# Frictional Forces

1. Nov 12, 2012

### Confused too

1. The problem statement, all variables and given/known data

A baseball player slides into third base with an initial speed of 7.9 m/s. If the coefficient of kinetic friction the player and the ground id .41, how far does the player slide before coming to rest

2. Relevant equations

kf=μm

3. The attempt at a solution
I tried subsituting but I need acceleration and distance. I didn't know where to go from there

2. Nov 12, 2012

### Ace.

Are you given mass of the baseball player?

3. Nov 12, 2012

### Confused too

sorry, yeh you're right with the formula

but why is the normal force equal to gravity and what is FUN

4. Nov 12, 2012

### Ace.

Sorry, do you have mass?

5. Nov 12, 2012

### Confused too

No, no mass is given

6. Nov 12, 2012

### Staff: Mentor

Use Newton's 2nd law to find the acceleration. The only force acting (at least horizontally) is friction.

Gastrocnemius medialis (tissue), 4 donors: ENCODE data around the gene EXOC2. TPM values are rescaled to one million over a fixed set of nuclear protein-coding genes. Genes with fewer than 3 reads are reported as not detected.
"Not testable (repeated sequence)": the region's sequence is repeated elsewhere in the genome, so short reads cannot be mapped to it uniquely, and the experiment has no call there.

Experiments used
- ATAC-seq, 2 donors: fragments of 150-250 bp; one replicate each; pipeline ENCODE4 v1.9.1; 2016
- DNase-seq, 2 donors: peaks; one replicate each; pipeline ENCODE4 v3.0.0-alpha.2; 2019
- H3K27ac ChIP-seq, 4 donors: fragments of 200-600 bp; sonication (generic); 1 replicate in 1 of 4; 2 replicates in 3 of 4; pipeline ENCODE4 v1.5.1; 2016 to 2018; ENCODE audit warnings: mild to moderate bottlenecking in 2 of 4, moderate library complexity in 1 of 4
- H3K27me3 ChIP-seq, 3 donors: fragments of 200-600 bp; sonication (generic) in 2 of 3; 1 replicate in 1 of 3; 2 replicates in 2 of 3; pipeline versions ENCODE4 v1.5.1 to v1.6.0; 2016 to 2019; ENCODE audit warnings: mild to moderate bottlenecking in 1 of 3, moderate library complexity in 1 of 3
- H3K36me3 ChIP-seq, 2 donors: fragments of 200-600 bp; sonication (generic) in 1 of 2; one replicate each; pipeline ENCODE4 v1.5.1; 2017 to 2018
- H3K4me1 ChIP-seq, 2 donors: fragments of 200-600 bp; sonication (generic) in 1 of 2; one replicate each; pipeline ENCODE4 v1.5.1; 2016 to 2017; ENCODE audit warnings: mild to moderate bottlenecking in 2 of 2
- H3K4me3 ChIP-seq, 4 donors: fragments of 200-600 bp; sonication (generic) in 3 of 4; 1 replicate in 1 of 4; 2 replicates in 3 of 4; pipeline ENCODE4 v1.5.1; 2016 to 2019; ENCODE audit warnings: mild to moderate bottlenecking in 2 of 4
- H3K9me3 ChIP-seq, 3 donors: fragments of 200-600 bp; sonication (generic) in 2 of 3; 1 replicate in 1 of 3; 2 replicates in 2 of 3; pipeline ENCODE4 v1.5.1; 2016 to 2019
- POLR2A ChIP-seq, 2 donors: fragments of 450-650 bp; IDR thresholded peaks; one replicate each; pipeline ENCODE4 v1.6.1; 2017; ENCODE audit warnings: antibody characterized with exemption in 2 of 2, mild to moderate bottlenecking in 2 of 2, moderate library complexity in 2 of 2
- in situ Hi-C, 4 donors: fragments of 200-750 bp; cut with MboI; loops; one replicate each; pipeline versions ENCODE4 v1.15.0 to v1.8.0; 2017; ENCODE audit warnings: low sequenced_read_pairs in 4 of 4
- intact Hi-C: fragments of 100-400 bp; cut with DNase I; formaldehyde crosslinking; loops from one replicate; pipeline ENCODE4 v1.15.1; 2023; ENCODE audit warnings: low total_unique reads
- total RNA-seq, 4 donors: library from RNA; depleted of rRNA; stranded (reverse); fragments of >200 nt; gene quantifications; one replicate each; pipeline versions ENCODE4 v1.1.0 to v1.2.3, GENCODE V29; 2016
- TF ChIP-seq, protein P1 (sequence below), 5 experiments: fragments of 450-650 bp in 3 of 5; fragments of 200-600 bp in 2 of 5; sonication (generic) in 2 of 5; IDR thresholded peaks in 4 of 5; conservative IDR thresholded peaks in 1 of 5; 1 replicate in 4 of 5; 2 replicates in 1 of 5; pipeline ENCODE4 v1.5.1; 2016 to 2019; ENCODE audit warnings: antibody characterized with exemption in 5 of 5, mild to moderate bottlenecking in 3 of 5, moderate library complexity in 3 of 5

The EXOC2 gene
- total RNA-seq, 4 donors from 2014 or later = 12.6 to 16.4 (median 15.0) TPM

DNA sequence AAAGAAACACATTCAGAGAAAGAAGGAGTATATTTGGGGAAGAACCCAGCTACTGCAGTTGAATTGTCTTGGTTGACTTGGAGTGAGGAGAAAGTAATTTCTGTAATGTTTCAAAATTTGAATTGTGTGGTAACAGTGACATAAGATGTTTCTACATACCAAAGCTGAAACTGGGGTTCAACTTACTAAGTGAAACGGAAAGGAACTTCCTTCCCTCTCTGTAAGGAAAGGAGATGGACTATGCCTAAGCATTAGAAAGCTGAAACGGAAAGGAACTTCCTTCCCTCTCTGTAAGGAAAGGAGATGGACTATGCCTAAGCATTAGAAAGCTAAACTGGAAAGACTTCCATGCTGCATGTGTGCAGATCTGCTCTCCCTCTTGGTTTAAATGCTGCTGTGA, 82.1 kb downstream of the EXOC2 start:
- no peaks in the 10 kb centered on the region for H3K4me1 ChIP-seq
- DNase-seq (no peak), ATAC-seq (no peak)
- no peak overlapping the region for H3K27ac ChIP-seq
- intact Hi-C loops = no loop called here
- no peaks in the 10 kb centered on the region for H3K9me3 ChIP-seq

Just call the mass 'm'. You won't need an actual value.

7. Nov 12, 2012

### Confused too

I don't understand. F=ma so a=F/m but we don't have an F. I don't really understand frictional forces at all

8. Nov 12, 2012

### tiny-tim

Welcome to PF!

Hi Confused too! Welcome to PF!
You have the coefficient of frictionk = 0.41) …

so if the mass is m, what is the friction force?

(btw, you can then use the work energy theorem)

9. Nov 12, 2012

### Confused too

Re: Welcome to PF!

thanks

But we're not given m and what's the work energy theorem?

10. Nov 12, 2012

### haruspex

Re: Welcome to PF!

So create an unknown for it (m?) and with luck it will cancel out of the equations later.
In this case, that the kinetic energy lost by the player is equal to the work done sliding against friction. But you might as well stick with the equations you quoted. (The second one is more accurately written kf=μmg.)